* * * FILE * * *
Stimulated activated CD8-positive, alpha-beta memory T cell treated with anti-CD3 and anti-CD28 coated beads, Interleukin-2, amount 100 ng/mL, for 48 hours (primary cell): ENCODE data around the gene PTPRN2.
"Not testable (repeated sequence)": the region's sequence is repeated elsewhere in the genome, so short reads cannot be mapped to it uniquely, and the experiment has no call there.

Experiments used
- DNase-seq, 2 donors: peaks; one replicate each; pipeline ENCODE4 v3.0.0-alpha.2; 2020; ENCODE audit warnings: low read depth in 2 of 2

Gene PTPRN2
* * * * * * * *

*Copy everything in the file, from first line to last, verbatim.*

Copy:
Stimulated activated CD8-positive, alpha-beta memory T cell treated with anti-CD3 and anti-CD28 coated beads, Interleukin-2, amount 100 ng/mL, for 48 hours (primary cell): ENCODE data around the gene PTPRN2.
"Not testable (repeated sequence)": the region's sequence is repeated elsewhere in the genome, so short reads cannot be mapped to it uniquely, and the experiment has no call there.

Experiments used
- DNase-seq, 2 donors: peaks; one replicate each; pipeline ENCODE4 v3.0.0-alpha.2; 2020; ENCODE audit warnings: low read depth in 2 of 2

Gene PTPRN2